While other cable news commentators on both sides seem to be largely in agreement that, regardless of whether or not the Arizona shooter was motivated by the vitriolic political rhetoric of the past few years, this rhetoric needs to be toned down, Glenn Beck managed to find a new way to rail against Congress -- under the guise of denouncing violence.
Beck spent most of his Wednesday show sarcastically and sanctimoniously questioning why only fourteen members of Congress have signed his pledge against violence, in spite of exhaustive efforts by his staff to call members of Congress and get them to sign it.
A Tuesday piece from Media Matters, which Beck pointed out on his show, predicted: "Beck will probably spend this evening's program alternatively feigning shock that any member of Congress would refuse to sign his pledge, and attacking them for their failure to do so ..." And that is exactly what Beck did on Wednesday.
I hadn't read the Media Matters piece before watching Beck's show, but while watching the show was struck by exactly the same incredible irony pointed out by Media Matters, when Beck got to the following clause in his pledge: "I denounce those who wish to tear down our system and rebuild it in their own image, whatever that image may be."
WTF? Beck is asking Congress to denounce what he himself does on his own show day in and day out?
As Media Matters put it: "Who has Beck accused of trying 'to tear down the system and rebuild it in their own image'? Basically every Democratic member of Congress along with the President of the United States."
Beck even found a way to work "Spooky Dude" George Soros, one of the most frequent targets of his pronouncements that liberals and socialists are trying to "tear down our system and rebuild it in their own image," into his rant.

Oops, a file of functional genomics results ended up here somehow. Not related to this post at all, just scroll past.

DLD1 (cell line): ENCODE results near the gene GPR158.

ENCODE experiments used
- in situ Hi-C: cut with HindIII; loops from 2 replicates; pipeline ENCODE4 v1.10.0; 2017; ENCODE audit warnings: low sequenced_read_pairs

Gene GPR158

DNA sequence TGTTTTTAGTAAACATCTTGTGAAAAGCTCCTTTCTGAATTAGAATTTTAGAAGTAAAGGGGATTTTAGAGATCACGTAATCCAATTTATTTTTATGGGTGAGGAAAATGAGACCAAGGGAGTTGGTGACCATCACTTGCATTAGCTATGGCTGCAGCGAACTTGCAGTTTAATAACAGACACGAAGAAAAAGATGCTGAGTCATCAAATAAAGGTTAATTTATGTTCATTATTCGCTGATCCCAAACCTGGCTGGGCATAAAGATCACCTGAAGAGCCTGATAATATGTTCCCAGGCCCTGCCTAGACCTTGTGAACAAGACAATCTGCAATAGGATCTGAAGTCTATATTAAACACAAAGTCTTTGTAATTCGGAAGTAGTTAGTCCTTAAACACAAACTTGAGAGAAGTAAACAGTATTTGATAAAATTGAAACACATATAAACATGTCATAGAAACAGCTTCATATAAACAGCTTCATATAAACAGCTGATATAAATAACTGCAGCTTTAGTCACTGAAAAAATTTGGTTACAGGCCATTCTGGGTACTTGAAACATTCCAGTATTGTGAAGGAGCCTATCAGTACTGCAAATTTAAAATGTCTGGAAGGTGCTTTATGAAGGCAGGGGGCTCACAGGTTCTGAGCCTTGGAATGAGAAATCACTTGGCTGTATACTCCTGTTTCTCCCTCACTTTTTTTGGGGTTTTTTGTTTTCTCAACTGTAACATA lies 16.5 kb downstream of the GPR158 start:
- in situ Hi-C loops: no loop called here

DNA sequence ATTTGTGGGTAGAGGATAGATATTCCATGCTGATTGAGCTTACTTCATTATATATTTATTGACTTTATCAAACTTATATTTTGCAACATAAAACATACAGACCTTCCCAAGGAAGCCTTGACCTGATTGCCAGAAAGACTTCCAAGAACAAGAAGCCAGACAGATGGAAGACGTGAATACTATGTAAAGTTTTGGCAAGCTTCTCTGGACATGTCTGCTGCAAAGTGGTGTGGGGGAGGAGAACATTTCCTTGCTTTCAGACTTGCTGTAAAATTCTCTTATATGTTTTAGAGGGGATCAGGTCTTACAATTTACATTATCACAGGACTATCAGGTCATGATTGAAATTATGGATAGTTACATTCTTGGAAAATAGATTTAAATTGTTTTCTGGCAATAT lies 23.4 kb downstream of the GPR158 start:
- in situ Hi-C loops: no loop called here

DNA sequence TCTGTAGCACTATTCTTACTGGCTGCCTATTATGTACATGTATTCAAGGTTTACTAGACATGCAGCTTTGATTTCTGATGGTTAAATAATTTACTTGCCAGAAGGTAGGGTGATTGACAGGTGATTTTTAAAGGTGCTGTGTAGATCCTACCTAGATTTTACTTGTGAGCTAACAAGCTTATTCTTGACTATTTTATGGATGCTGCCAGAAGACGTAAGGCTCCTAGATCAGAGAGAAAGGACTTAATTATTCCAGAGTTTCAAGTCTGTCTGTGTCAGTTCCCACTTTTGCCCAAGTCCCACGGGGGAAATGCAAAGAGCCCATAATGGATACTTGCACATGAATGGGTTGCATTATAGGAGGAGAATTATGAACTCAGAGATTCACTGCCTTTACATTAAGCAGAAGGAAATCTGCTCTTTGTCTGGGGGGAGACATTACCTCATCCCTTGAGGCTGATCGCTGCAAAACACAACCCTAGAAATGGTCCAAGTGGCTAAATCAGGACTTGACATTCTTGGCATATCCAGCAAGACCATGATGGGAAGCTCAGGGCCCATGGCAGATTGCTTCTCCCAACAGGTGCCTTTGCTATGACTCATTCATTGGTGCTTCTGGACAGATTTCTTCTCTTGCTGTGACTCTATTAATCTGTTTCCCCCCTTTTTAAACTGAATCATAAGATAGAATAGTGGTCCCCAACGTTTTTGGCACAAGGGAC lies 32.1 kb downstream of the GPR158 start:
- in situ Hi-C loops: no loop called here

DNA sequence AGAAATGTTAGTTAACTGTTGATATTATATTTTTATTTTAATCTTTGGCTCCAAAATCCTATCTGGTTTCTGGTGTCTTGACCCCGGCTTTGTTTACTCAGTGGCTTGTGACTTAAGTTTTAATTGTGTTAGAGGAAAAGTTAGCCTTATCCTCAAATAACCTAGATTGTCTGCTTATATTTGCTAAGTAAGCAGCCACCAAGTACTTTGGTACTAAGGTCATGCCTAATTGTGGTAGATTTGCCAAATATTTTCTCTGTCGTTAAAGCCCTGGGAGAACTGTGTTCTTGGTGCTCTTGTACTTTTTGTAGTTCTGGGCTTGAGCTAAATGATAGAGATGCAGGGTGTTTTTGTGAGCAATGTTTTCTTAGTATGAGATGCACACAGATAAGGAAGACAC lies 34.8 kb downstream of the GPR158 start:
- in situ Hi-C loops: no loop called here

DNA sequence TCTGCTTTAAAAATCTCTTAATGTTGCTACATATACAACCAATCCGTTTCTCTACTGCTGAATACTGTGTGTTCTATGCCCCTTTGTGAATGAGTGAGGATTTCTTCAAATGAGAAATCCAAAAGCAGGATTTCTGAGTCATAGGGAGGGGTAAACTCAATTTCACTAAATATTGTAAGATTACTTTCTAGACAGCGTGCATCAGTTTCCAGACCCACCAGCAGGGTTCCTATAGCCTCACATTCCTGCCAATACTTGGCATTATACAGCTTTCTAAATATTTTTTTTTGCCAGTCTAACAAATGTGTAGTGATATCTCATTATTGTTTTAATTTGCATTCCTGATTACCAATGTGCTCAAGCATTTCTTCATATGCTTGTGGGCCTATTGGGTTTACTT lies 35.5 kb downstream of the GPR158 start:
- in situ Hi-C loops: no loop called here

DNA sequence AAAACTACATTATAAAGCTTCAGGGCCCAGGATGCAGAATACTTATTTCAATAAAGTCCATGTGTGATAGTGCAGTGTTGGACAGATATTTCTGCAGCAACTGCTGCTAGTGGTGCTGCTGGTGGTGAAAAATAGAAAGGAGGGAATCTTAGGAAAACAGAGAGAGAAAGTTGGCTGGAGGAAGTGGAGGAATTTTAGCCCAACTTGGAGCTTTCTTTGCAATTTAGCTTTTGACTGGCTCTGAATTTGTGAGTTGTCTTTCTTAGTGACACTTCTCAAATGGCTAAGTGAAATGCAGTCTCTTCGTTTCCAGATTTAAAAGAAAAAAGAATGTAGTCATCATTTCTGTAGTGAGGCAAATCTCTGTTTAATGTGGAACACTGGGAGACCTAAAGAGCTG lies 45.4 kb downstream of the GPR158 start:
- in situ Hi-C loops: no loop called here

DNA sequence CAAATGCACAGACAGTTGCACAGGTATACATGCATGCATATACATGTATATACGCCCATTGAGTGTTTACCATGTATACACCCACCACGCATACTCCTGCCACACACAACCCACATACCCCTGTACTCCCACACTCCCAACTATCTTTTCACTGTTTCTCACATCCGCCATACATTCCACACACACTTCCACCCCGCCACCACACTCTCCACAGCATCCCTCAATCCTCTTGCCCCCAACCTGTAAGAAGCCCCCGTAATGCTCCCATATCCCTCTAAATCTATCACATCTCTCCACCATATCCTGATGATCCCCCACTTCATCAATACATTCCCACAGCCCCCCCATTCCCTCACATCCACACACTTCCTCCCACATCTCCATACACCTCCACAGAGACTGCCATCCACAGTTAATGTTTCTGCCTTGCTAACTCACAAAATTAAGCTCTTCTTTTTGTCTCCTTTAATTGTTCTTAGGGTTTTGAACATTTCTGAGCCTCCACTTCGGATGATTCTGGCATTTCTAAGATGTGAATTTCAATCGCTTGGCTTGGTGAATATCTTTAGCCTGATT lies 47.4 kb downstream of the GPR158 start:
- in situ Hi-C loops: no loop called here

Beck came up with a variety of explanations for why members of Congress aren't jumping to sign onto his pledge. Apparently, Congress is afraid, for a plethora of reasons concocted by Beck, to denounce violent extremist groups.
And, displaying his gigantic ego, Beck even fantasized that members of Congress and their staffs were spending much time having meetings about what to do with his pledge:
"Can you imagine what the meetings were like? We called members of Congress and said, 'Hey. Did you get that?' 'Yeah, we did.' 'You gonna sign it?' 'Uhhhhmmmmmm.' Hang up the phone. And we thought, what are the meetings like right now. You know, with their aides -- they're all gathered in the office. 'Are we gonna sign non [sic] pledge. Are we against non-violence or are we for violence? I don't really know. A non-violence pledge? From who? Glenn Beck. Glenn Beck? What do our constituents think of Glenn Beck? Do they hate him? Do they love him? Check the polls on Glenn Beck and non-violence. Where do we stand with pro-violence people?'"
Well, Mr. Beck, for all your egotism and speculation about the reasons that the overwhelming majority of Congress members haven't signed your little pledge, there's another possibility that you should seriously consider: Maybe Congress just doesn't think you're all that important.
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